Five years have passed since the adoption of Turkey’s new Intellectual Property Code (“IP Code”), which annulled the Trademark Decree-Law no. 556 (“D-L”) back in January 2017. This piece of legislation introduced several changes to the trademark law. Some changes were expected for a long time, whereas some were surprising even to IP practitioners who were directly involved in preparing the draft of the IP Code. It would be fair to say that the Office and the courts almost settled the IP Code’s implementation, but one rather positive amendment can still puzzle criminal courts and prosecutors.
The criminal provision of our IP Code reads as follows; Article 30: “A person who produces or provides services, puts on the market or sells, imports or exports, buys for commercial purposes, possesses, transports or stores while infringing a trademark right through quotation or likelihood of confusion, shall be sentenced from one year to three years of imprisonment and punished with judicial fine up to twenty thousand days.”
This provision now clearly allows brand owners to proceed against the infringements created through confusingly similar uses via criminal route. It was not the case in our D-L era when we could take criminal action only against exact copies (the identical use of a brand on the same goods/services), whereas infringement of a brand through confusion would fall under the jurisdiction of civil courts.
This change of mentality on the criminal approach to trademark infringement matters created a new and much broader playfield for brand owners. While civil actions indeed have considerable benefits, such as a preliminary injunction option that remains valid and can be applied throughout the court proceedings, unlike a search and seizure order from a criminal court that can be applied only once, the criminal actions are mostly faster and cost-effective. Provided that the brand owner has sufficient evidence at hand, the prosecutors and criminal courts review the complaints and decide for search and seizure orders in a workday mostly, which means that the infringing goods could be seized - or infringing use could be ceased - within a day or two.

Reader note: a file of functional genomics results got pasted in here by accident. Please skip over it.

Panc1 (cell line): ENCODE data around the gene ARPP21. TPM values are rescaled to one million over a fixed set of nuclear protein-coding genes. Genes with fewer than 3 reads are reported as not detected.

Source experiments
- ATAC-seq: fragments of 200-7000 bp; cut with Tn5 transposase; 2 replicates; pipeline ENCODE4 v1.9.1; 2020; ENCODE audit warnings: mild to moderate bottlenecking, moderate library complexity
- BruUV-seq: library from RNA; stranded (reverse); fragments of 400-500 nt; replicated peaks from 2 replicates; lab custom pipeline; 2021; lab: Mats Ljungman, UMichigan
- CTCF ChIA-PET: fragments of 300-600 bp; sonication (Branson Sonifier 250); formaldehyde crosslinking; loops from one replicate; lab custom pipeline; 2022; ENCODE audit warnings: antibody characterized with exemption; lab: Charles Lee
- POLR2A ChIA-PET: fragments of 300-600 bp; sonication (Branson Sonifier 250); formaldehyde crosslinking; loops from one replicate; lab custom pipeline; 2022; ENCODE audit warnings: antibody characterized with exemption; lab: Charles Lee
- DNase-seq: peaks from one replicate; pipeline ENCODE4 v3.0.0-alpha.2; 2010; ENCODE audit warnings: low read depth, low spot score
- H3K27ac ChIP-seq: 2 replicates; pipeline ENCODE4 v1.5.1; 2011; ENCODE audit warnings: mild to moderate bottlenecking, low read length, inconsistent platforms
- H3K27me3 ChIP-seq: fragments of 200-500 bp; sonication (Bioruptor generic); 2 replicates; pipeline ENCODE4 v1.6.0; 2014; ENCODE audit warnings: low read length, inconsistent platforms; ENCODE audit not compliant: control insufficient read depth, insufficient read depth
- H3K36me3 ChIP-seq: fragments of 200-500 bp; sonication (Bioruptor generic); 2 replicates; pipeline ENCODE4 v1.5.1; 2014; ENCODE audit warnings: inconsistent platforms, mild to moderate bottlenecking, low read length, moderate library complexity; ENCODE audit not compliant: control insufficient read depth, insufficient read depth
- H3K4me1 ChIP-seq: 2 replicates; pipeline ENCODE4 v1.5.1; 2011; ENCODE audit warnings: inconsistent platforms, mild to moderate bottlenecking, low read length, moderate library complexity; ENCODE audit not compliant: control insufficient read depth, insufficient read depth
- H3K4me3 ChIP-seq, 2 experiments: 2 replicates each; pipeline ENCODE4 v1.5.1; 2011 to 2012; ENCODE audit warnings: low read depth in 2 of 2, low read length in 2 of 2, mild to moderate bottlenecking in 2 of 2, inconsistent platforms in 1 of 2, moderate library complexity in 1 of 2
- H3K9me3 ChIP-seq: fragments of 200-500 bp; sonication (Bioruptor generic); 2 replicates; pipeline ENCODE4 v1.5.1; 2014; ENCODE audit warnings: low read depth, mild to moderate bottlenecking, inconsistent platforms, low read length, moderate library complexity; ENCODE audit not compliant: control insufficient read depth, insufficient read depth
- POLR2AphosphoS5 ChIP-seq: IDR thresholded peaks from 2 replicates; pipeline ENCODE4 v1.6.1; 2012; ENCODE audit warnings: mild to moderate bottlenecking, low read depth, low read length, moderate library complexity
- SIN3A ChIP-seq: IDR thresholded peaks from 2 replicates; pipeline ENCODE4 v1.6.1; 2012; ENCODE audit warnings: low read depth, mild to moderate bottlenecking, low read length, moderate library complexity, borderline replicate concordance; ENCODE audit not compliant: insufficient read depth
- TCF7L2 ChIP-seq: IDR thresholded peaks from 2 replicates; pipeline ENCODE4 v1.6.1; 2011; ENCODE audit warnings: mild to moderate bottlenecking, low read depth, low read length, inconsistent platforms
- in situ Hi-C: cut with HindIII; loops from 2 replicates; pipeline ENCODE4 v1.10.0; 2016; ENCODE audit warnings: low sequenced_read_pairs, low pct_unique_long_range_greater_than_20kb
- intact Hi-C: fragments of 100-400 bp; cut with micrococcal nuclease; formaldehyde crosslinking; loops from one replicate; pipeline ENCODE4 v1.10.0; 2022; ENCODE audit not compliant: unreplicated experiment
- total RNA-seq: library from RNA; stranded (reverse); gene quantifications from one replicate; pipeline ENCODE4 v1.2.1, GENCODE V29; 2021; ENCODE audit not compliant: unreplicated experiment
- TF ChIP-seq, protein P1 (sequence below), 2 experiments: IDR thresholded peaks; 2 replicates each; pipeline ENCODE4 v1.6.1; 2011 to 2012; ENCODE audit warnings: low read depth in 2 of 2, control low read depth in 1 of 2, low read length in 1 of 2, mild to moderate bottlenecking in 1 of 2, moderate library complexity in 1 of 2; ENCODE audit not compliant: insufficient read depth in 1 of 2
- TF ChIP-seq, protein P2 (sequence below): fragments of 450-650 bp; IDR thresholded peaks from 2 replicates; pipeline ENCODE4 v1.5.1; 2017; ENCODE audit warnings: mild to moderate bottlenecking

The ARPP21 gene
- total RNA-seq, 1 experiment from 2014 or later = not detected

Taking criminal action against trademark infringements made it possible for brand owners to broaden their brand protection options, especially in urgent matters requiring immediate attention and seizure decision from a court. In matters where the infringement can be changed, or the infringing goods can be moved quickly, it becomes vital to take fast action.
In a recent case, we leveraged this change in law and managed to seize the below shown “ROWDY BULL” energy drinks at a Customs Directorate in Southern Turkey whilst being exported. It is not a “counterfeit” Red Bull energy drink per se, yet it is highly infringing given Red Bull GmbH’s registered trademarks and well-known product get-up.
After managing to convince the local prosecutor and criminal court in Hatay province on the seizure of the goods at the Customs Directorate, we filed a civil court action in Izmir city - targeting all parties, i.e. not only the exporter of these goods but also the manufacturer in Izmir) Furthermore, we obtained a preliminary injunction decision against Rowdy Bull products in general, i.e. against the ones seized at the customs but also against any product that we can find throughout the legal proceedings. We took all possible measures against the infringing product and protected the brand owner’s rights to the fastest and broadest extent possible.
The criminal route does not only serve as means to secure the infringing goods on an urgent basis but also as serious leverage as the infringer faces an imprisonment verdict as a result of the criminal trial. However, the criminal route may not be applicable in every infringement case, as the approach of criminal authorities to IP crimes varies immensely in Turkey, especially depending on the level of infringement. On the other hand, the civil court proceedings - especially the preliminary injunction decisions - remain highly effective and valid measures in any infringement case. It is now safe to say that the IP Code of Turkey allows brand owners to secure their rights and protect their trademarks in the broadest manner possible, and each infringement matter shall be evaluated per case by experts to tailor the best and most effective approach.